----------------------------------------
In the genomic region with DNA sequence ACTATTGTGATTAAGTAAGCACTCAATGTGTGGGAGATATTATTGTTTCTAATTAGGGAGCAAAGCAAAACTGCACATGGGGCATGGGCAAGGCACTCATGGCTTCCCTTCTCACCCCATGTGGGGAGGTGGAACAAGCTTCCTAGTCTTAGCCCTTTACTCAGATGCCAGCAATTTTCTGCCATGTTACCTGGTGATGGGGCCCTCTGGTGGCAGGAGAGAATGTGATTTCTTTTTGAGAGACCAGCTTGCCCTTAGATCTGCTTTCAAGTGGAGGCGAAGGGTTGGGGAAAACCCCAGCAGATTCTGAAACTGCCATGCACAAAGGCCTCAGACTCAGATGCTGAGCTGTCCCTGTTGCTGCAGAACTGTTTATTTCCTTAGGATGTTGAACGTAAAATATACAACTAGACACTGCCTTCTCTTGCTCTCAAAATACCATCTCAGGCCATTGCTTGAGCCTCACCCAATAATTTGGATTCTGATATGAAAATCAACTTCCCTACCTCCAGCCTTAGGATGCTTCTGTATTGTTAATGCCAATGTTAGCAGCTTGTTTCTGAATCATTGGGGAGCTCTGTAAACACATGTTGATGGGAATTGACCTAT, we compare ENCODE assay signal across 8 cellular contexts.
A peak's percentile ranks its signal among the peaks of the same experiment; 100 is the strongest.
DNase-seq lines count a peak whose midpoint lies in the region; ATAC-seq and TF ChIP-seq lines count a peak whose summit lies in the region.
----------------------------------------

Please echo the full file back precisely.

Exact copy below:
In the genomic region with DNA sequence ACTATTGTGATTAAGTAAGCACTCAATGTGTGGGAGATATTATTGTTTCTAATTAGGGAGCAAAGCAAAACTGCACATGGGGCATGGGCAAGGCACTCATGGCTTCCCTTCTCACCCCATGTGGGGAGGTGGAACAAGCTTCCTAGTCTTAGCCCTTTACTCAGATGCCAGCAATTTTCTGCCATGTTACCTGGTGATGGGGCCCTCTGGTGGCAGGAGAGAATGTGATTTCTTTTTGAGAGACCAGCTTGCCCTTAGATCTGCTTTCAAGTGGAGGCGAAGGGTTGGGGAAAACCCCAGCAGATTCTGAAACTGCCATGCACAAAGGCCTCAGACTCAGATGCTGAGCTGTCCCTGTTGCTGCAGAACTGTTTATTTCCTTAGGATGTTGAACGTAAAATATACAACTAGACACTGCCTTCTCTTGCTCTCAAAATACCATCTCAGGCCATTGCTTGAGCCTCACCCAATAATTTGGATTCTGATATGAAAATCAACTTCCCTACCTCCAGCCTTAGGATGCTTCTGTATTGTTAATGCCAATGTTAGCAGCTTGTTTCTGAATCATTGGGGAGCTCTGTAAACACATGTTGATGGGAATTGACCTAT, we compare ENCODE assay signal across 8 cellular contexts.
A peak's percentile ranks its signal among the peaks of the same experiment; 100 is the strongest.
DNase-seq lines count a peak whose midpoint lies in the region; ATAC-seq and TF ChIP-seq lines count a peak whose summit lies in the region.